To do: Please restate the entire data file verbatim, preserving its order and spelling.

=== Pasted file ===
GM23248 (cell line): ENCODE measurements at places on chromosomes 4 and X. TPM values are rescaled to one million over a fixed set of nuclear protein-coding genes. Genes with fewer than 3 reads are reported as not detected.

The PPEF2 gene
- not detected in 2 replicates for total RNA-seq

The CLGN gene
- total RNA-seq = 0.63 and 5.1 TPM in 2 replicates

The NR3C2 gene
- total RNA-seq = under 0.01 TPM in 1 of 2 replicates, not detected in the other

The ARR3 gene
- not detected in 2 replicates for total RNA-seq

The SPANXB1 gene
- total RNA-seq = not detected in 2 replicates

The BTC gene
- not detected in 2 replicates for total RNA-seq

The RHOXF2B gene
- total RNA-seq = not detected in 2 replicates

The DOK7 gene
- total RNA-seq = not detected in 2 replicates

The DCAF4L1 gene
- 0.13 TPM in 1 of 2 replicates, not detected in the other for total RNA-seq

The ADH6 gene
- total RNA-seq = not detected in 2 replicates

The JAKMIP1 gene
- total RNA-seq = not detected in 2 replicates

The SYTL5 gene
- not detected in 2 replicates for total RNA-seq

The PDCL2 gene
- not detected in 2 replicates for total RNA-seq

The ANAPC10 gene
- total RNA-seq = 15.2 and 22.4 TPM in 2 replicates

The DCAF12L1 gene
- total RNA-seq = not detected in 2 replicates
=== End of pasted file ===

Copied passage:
GM23248 (cell line): ENCODE measurements at places on chromosomes 4 and X. TPM values are rescaled to one million over a fixed set of nuclear protein-coding genes. Genes with fewer than 3 reads are reported as not detected.

The PPEF2 gene
- not detected in 2 replicates for total RNA-seq

The CLGN gene
- total RNA-seq = 0.63 and 5.1 TPM in 2 replicates

The NR3C2 gene
- total RNA-seq = under 0.01 TPM in 1 of 2 replicates, not detected in the other

The ARR3 gene
- not detected in 2 replicates for total RNA-seq

The SPANXB1 gene
- total RNA-seq = not detected in 2 replicates

The BTC gene
- not detected in 2 replicates for total RNA-seq

The RHOXF2B gene
- total RNA-seq = not detected in 2 replicates

The DOK7 gene
- total RNA-seq = not detected in 2 replicates

The DCAF4L1 gene
- 0.13 TPM in 1 of 2 replicates, not detected in the other for total RNA-seq

The ADH6 gene
- total RNA-seq = not detected in 2 replicates

The JAKMIP1 gene
- total RNA-seq = not detected in 2 replicates

The SYTL5 gene
- not detected in 2 replicates for total RNA-seq

The PDCL2 gene
- not detected in 2 replicates for total RNA-seq

The ANAPC10 gene
- total RNA-seq = 15.2 and 22.4 TPM in 2 replicates

The DCAF12L1 gene
- total RNA-seq = not detected in 2 replicates